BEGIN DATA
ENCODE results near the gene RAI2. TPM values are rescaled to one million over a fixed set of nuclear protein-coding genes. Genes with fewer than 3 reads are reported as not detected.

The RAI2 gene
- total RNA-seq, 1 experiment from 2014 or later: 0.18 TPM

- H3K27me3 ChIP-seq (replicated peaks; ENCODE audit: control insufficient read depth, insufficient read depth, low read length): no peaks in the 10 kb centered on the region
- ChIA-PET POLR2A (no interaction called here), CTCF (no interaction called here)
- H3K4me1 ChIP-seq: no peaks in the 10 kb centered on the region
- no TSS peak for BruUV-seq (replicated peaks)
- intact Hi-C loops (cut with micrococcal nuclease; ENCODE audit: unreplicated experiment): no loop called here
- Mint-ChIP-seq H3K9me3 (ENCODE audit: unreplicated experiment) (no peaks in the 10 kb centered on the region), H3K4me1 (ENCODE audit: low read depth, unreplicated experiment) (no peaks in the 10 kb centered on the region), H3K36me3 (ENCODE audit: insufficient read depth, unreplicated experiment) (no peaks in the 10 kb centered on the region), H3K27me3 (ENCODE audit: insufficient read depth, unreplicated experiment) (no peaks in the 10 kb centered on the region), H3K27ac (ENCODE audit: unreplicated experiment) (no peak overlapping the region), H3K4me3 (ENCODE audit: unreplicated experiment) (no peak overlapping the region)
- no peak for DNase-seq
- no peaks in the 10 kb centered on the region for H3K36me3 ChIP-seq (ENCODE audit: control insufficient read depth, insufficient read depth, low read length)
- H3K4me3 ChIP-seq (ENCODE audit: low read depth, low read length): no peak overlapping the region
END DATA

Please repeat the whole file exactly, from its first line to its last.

ENCODE results near the gene RAI2. TPM values are rescaled to one million over a fixed set of nuclear protein-coding genes. Genes with fewer than 3 reads are reported as not detected.

The RAI2 gene
- total RNA-seq, 1 experiment from 2014 or later: 0.18 TPM

- H3K27me3 ChIP-seq (replicated peaks; ENCODE audit: control insufficient read depth, insufficient read depth, low read length): no peaks in the 10 kb centered on the region
- ChIA-PET POLR2A (no interaction called here), CTCF (no interaction called here)
- H3K4me1 ChIP-seq: no peaks in the 10 kb centered on the region
- no TSS peak for BruUV-seq (replicated peaks)
- intact Hi-C loops (cut with micrococcal nuclease; ENCODE audit: unreplicated experiment): no loop called here
- Mint-ChIP-seq H3K9me3 (ENCODE audit: unreplicated experiment) (no peaks in the 10 kb centered on the region), H3K4me1 (ENCODE audit: low read depth, unreplicated experiment) (no peaks in the 10 kb centered on the region), H3K36me3 (ENCODE audit: insufficient read depth, unreplicated experiment) (no peaks in the 10 kb centered on the region), H3K27me3 (ENCODE audit: insufficient read depth, unreplicated experiment) (no peaks in the 10 kb centered on the region), H3K27ac (ENCODE audit: unreplicated experiment) (no peak overlapping the region), H3K4me3 (ENCODE audit: unreplicated experiment) (no peak overlapping the region)
- no peak for DNase-seq
- no peaks in the 10 kb centered on the region for H3K36me3 ChIP-seq (ENCODE audit: control insufficient read depth, insufficient read depth, low read length)
- H3K4me3 ChIP-seq (ENCODE audit: low read depth, low read length): no peak overlapping the region